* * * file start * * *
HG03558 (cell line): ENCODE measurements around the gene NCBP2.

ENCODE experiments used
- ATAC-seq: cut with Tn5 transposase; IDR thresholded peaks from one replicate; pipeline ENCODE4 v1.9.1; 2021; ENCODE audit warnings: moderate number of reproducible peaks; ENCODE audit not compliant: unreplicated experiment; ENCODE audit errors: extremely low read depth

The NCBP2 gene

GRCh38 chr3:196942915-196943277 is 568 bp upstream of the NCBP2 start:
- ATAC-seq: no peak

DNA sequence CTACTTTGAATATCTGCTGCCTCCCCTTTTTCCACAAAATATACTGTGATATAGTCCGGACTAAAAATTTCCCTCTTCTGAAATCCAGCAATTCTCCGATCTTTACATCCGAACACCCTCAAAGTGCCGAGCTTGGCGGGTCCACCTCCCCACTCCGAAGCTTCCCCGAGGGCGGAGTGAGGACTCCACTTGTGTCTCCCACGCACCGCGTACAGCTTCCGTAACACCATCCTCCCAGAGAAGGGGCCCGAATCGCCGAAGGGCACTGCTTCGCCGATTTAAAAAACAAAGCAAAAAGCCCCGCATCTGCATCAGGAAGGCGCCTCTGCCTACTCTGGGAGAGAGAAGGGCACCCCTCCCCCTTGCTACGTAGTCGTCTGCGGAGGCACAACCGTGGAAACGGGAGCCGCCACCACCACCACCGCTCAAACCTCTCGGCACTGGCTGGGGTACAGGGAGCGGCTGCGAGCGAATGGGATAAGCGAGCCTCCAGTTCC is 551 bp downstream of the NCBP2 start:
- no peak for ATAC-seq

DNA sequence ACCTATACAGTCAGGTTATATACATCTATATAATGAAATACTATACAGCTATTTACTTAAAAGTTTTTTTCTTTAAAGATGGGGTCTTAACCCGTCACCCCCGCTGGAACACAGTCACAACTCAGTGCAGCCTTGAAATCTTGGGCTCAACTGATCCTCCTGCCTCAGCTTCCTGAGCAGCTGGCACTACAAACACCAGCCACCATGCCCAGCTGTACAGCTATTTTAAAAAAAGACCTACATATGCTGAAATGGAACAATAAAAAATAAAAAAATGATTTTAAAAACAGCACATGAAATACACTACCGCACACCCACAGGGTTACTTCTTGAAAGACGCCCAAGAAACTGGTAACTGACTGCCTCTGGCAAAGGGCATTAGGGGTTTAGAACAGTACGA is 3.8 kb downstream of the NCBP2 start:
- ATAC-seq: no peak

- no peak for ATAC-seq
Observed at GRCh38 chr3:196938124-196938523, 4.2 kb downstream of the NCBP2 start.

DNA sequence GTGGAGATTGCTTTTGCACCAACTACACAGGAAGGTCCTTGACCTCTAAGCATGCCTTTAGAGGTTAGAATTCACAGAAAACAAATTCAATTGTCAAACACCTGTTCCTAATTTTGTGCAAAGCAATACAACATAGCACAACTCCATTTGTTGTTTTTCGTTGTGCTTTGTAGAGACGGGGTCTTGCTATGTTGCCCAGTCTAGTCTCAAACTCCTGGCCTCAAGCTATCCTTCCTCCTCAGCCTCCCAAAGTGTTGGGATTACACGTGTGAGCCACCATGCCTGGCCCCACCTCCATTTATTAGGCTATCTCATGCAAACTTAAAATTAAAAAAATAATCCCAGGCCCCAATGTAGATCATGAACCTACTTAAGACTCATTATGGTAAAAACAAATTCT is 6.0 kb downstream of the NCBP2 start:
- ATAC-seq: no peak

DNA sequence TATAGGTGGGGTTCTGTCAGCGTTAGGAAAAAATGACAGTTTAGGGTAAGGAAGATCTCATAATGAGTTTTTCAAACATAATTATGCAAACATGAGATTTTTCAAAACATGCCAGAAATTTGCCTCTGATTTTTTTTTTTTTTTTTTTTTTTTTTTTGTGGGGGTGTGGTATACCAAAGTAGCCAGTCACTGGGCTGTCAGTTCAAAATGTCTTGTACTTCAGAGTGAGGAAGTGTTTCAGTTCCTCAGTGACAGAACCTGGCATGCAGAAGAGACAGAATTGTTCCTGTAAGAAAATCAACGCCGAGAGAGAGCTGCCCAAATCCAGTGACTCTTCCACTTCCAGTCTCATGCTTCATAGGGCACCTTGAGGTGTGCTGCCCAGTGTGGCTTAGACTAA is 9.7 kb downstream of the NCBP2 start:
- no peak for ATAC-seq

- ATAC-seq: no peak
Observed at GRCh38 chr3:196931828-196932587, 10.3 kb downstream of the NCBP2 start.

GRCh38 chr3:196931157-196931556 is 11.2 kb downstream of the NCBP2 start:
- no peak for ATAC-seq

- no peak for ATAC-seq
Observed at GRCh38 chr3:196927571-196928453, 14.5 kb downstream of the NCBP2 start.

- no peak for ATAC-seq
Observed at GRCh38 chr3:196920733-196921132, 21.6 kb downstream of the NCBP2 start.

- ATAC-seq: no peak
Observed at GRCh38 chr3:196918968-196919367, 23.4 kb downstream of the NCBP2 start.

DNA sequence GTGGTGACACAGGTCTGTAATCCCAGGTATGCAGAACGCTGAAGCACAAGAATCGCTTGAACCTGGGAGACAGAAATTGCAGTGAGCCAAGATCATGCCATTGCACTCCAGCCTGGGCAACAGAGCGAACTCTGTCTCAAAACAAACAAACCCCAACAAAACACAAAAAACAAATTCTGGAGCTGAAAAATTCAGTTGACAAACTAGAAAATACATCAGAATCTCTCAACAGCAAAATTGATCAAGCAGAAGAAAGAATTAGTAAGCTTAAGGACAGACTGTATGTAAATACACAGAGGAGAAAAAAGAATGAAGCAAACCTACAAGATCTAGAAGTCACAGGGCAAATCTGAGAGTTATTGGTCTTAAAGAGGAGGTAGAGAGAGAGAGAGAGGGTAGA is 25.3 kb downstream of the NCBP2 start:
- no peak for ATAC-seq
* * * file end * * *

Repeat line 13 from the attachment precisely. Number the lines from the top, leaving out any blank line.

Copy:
DNA sequence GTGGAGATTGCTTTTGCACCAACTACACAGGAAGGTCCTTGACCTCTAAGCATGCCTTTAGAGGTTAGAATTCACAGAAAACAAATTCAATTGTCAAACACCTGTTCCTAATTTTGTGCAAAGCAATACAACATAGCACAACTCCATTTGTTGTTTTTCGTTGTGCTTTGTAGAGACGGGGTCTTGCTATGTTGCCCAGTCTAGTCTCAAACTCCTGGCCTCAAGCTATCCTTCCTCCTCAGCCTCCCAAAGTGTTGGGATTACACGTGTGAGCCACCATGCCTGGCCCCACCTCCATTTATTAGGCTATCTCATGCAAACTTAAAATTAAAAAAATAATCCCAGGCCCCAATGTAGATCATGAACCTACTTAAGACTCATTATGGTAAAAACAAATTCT is 6.0 kb downstream of the NCBP2 start: